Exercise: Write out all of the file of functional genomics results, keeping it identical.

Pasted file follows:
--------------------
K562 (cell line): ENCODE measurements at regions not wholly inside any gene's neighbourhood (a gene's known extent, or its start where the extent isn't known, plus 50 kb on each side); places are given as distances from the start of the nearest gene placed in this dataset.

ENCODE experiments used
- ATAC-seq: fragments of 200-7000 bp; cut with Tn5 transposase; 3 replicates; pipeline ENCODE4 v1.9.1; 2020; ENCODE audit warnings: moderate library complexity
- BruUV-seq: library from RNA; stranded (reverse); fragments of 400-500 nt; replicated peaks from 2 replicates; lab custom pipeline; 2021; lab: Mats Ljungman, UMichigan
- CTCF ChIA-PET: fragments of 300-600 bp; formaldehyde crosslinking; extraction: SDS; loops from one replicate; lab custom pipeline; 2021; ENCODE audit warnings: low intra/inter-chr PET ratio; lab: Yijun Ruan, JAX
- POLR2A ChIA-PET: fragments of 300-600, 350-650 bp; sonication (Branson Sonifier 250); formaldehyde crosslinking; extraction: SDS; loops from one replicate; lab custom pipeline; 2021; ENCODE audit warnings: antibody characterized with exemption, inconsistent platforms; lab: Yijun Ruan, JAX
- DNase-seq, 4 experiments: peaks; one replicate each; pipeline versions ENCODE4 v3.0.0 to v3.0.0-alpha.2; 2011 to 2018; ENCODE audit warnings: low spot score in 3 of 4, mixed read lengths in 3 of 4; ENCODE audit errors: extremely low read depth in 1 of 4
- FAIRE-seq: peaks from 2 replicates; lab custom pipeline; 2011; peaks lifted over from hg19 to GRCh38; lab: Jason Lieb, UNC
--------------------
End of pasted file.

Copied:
K562 (cell line): ENCODE measurements at regions not wholly inside any gene's neighbourhood (a gene's known extent, or its start where the extent isn't known, plus 50 kb on each side); places are given as distances from the start of the nearest gene placed in this dataset.

ENCODE experiments used
- ATAC-seq: fragments of 200-7000 bp; cut with Tn5 transposase; 3 replicates; pipeline ENCODE4 v1.9.1; 2020; ENCODE audit warnings: moderate library complexity
- BruUV-seq: library from RNA; stranded (reverse); fragments of 400-500 nt; replicated peaks from 2 replicates; lab custom pipeline; 2021; lab: Mats Ljungman, UMichigan
- CTCF ChIA-PET: fragments of 300-600 bp; formaldehyde crosslinking; extraction: SDS; loops from one replicate; lab custom pipeline; 2021; ENCODE audit warnings: low intra/inter-chr PET ratio; lab: Yijun Ruan, JAX
- POLR2A ChIA-PET: fragments of 300-600, 350-650 bp; sonication (Branson Sonifier 250); formaldehyde crosslinking; extraction: SDS; loops from one replicate; lab custom pipeline; 2021; ENCODE audit warnings: antibody characterized with exemption, inconsistent platforms; lab: Yijun Ruan, JAX
- DNase-seq, 4 experiments: peaks; one replicate each; pipeline versions ENCODE4 v3.0.0 to v3.0.0-alpha.2; 2011 to 2018; ENCODE audit warnings: low spot score in 3 of 4, mixed read lengths in 3 of 4; ENCODE audit errors: extremely low read depth in 1 of 4
- FAIRE-seq: peaks from 2 replicates; lab custom pipeline; 2011; peaks lifted over from hg19 to GRCh38; lab: Jason Lieb, UNC